US President Joe Biden has asked Palestinian Authority President Mahmoud Abbas for his cooperation as he looks to take advantage of the normalization agreements in the Abraham Accords between Israel and several Arab countries to advance measures that benefit the Palestinians, a senior US administration official told The Times of Israel.
The Palestinian Authority has so far rejected requests to join multilateral initiatives that include Israel with its new Arab allies, arguing that the Ibrahim Accords are an attempt to bypass the Palestinian issue.
Abbas did not commit to changing his tune during his meeting with Biden in Bethlehem earlier this month, where the request was made, and his office has not yet made a return to the White House on whether he would be willing to join senior US officials. Thursday official said.
We have made it clear that normalization and implementation of the Abraham Agreements are taking place. “This is a trend, and for the Palestinians to try to stand against it is not in anyone’s interest,” said a second senior US official. “We have found that Arab capitals strongly support the involvement of Palestinians in the efforts of the Abraham Accords, and increasingly so do the Israelis.”
Prime Minister Yair Lapid agreed at the March Negev Summit with Arab states that each of the six working groups established by member states – on national security, education, health, energy, food security, and tourism – should advance actions to strengthen the Palestinians in their respective areas of focus.
However, the idea was proposed after Lapid rejected a request from US Secretary of State Anthony Blinken to create an additional working group to advance the Palestinian cause, two Middle East diplomats He said in time.
However, one of the first fruits of the American effort was announced during Biden’s trip. The package of steps the United States said Israel would present to the Palestinians included a plan to keep the Allenby crossing between the West Bank and Jordan open 24/7 by September 30.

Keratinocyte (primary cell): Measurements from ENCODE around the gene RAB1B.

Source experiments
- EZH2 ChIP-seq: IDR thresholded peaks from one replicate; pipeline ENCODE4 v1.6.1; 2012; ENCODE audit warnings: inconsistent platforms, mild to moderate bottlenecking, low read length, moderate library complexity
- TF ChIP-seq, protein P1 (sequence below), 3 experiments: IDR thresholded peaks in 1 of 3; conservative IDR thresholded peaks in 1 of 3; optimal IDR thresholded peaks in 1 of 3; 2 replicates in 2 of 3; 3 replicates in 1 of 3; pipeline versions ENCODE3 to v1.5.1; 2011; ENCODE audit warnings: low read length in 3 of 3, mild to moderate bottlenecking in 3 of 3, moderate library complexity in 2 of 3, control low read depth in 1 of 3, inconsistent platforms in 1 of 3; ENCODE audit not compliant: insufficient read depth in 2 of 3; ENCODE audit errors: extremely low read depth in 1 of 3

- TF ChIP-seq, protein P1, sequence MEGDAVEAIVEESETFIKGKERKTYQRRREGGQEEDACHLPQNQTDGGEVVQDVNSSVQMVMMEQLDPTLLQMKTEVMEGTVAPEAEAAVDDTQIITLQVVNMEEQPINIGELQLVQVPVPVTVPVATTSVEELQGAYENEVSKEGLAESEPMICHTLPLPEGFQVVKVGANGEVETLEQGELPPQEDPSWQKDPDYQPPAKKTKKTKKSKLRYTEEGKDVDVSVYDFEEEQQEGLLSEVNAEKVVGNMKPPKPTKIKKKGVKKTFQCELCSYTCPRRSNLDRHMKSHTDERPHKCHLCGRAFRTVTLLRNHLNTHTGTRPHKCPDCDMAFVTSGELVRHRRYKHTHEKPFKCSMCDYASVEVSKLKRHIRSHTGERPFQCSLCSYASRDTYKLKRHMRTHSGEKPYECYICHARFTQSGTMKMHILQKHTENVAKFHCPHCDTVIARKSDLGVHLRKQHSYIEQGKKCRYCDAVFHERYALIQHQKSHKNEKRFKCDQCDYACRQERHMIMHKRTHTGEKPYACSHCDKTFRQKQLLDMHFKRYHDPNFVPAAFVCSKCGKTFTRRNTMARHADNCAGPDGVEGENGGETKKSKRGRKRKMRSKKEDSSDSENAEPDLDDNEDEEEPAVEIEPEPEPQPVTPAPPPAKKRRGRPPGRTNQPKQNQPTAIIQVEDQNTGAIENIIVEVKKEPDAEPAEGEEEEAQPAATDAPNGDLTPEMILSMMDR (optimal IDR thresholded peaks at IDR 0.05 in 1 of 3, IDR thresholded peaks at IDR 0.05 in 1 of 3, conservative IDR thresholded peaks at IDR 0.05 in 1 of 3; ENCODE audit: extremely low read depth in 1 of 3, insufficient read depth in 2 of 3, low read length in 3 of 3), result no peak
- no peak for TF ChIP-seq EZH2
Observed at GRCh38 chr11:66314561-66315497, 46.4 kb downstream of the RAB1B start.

Later, the Israeli Ministry of Transport issued a statement acknowledging that the initiative came as a result of cooperation with Morocco. Moroccan Transport Minister Mohamed Abdeljalil floated the idea when he met his Israeli counterpart Merav Michaeli on the sidelines of the International Transport Forum in Germany in May.
Michaeli agreed to move forward with the case and a phone call was subsequently made between US Assistant Secretary of State for Near Eastern Affairs Barbara Leaf and Moroccan Foreign Minister Nasser Bourita in order to proceed with the matter.
The second senior administration official said that in the weeks leading up to the trip, Israeli Defense Ministry officials had begun to express reservations, adding that US Ambassador to Israel Tom Nides had been instrumental in getting the announcement to the finish line. The official said Jordan also played a role in the negotiations.
Contrary to the White House announcement, Michaeli’s statement regarding Allenby did not include a deadline for the 24/7 start of the crossing. A spokesperson for the minister said the timing will depend on when the office is able to secure enough staff to keep the bridge open around the clock.
A Palestinian official familiar with the matter said that Ramallah is under the impression that the September 30 deadline is unrealistic and that there are widespread doubts about whether this or any of the other measures revealed by the United States will be implemented, given that many of the gestures have been made. It was announced by Israel before.
Meanwhile, on Thursday, Defense Minister Benny Gantz expressed His support for the Biden administration’s efforts to take advantage of the Abraham Accords to advance peace efforts between Israelis and Palestinians.
“I think we can take advantage of the Ibrahim agreements and relationships with regional partners in order to strengthen the Palestinian Authority and enhance confidence-building measures,” he said during a live interview at the Aspen Security Forum.